The FLSA is very specific about the requirements employees need to meet in order to qualify for the overtime exemption, but they fit into three general categories: administrative, executive, and professional. Under the administrative category are employees who perform primarily office work and provide administrative assistance directly to an executive. The executive category covers anyone who spends the majority of their time at work managing other employees and has direct say in the hiring and firing of those employees. The professional category consists of any worker whose job requires them to have a certain set of skills or level of education in order to perform their job, such as doctors, lawyers, artists, musicians, etc. Continue reading

Published on:

While the U.S. Supreme Court continues to be down one judge, the high court has been holding out on taking strong positions on new issues, such as whether auto service advisors should qualify for overtime compensation under the federal Fair Labor Standards Act (FLSA).

While the FLSA defines overtime as any time spent working after eight hours a day or forty hours a week and requires employers to pay their workers one and one-half times their normal hourly wages for all the overtime they work, the law also allows certain employees to be held exempt from the requirement for overtime compensation. One of the categories of employees that qualify for the overtime exemption under the FLSA is the professional category, which includes any employee whose job requires them to have a particular set of skills or level of education. This category is generally understood to include mechanics and salespeople, among others, but the question currently at hand is whether auto service advisors qualify for the professional category.

Auto service advisors neither sell vehicles nor perform maintenance on them. Rather, they consult with customers as to whether they need service performed on their vehicle, and if so, which services they need. As a result, auto service advisors can’t be qualified as mechanics, although their job requires them to have a similar knowledge base and skillset to mechanics. They also don’t quite fit into the sales category, although their job does mean they play an important role in the sale of services, rather than vehicles, to customers. Continue reading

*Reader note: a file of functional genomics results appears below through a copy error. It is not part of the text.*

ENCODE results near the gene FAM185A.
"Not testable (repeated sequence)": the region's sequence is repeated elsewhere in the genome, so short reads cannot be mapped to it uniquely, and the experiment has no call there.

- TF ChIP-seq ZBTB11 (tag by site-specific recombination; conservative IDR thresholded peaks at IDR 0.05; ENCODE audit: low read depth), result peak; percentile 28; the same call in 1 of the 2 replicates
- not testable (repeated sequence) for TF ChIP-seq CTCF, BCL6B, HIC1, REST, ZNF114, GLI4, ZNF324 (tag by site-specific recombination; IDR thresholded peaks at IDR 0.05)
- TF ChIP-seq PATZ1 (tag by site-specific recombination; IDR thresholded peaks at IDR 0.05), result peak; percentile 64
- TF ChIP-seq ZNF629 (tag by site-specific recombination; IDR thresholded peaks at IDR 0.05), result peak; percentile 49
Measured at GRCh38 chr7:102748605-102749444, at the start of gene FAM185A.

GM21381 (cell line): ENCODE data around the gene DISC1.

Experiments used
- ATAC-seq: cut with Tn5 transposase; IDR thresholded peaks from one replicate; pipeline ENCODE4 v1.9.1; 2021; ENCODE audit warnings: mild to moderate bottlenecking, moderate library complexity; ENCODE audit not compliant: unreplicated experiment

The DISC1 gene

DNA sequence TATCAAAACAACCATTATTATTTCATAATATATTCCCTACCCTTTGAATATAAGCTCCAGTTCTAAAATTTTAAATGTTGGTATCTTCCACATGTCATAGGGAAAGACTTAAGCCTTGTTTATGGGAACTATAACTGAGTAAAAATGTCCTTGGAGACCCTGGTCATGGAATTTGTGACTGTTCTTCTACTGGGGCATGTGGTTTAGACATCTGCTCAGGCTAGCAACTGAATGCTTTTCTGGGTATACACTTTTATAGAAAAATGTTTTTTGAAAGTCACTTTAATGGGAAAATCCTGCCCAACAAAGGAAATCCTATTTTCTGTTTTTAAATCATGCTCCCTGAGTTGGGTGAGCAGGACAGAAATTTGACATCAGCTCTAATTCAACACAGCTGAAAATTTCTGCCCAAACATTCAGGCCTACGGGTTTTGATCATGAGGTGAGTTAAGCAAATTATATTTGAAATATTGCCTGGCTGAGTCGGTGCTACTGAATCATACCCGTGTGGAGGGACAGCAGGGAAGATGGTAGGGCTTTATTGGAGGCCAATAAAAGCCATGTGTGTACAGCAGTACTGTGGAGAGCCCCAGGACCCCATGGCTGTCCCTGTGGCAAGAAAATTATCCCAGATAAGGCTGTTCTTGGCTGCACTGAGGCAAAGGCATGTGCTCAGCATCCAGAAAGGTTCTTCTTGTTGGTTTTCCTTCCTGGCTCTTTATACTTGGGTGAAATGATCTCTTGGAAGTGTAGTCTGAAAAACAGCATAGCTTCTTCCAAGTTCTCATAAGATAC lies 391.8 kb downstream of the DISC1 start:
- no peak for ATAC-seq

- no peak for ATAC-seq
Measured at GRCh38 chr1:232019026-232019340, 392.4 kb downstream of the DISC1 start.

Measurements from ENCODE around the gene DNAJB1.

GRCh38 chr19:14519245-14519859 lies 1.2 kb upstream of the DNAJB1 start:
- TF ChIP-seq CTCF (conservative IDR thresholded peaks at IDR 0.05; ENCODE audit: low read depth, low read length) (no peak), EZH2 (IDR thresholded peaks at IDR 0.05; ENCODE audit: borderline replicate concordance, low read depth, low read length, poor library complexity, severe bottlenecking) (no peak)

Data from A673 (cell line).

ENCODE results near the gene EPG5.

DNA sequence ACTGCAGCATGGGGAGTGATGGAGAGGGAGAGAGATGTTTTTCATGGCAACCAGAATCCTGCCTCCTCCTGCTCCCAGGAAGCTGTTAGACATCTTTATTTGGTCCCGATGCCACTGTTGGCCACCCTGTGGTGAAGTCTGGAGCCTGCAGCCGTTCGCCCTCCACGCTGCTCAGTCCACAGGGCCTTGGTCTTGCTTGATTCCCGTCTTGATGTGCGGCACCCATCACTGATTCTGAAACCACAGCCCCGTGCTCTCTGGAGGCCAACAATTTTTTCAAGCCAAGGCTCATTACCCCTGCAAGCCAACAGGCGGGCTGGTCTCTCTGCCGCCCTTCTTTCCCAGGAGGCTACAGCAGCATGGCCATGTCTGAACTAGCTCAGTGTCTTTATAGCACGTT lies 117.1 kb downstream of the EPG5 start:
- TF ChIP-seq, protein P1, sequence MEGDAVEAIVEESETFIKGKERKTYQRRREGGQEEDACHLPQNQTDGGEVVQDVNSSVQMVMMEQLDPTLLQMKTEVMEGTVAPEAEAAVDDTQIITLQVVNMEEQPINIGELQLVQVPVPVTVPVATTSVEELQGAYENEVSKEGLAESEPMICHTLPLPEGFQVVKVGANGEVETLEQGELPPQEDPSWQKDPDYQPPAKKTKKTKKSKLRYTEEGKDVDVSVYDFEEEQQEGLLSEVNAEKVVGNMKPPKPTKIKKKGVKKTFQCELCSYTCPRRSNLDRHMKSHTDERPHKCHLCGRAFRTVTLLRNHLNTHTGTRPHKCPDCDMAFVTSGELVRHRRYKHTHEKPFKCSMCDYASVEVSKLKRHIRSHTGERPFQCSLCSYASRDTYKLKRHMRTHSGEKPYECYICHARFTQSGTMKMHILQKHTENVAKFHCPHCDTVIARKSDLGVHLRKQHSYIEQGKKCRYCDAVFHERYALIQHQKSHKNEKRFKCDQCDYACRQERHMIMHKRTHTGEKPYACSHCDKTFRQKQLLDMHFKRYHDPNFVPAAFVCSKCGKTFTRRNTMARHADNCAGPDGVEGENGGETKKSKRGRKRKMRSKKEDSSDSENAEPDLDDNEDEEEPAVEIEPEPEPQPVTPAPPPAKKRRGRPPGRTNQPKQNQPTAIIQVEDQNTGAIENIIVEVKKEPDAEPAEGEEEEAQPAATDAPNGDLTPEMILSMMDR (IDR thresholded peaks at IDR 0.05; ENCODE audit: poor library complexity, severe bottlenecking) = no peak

Published on:

When an employment class action is filed, it’s common for the motion for class certification to ask the court to include “all similarly-situated employees,” but a federal Texas judge recently refused to include employees in “similar positions” in a recent misclassification lawsuit against Anderson Perforating Services. Judge Henry J. Bemporad said the inclusion of current and former employees in “similar positions” was too broad, and therefore could not be included in the proposed class.

The class action wage and hour lawsuit was filed by Justin B., who worked for three months in early 2014 as an engineer at Anderson’s various oilfield well sites all over Texas. According to the overtime lawsuit, Justin and other engineers worked between 80 and 110 hours each week, but because they were classified as exempt from overtime, they were never paid for more than half the hours they allegedly spent working for Anderson.

The federal Fair Labor Standards Act (FLSA) defines overtime as any time spent working after eight hours a day or forty hours a week. It also requires employers to pay all their workers a higher wage (one and one-half times their normal hourly wage) for all the overtime they spend working. The FLSA does allow certain classes of employees to be held exempt from the requirement for overtime compensation, but it is very specific about the kinds of employees who qualify for this exemption. Continue reading

Published on:

In order to save some money, companies frequently hire interns, who are either unpaid or not paid very much. Recently, several companies have had to face legal action from unpaid interns alleging they should qualify as paid employees under the federal Fair Labor Standards Act (FLSA), but most for-profit companies don’t try to save money by using volunteers.

Only not-for-profit companies, such as charities and community organizations, can legally use volunteers. According to the federal Department of Labor (DOL), Rhea Lana Inc. was had volunteers selling items at the company’s semi-annual sales of children’s clothing, toys, etc. The company leases the space and handles the logistics for these events.

The volunteers/consignors who help sell the clothing at these events are not paid for their time, although they are allowed to purchase items before the general public and prominently display their own items for sale in order to improve their own profits. Consignors take home about 70% of the proceeds from the sales of their items.

The DOL sent two letters, both of which explained that Rhea Lana’s use of volunteers at their sales was illegal. One letter went to the company, while another went to the volunteers. Continue reading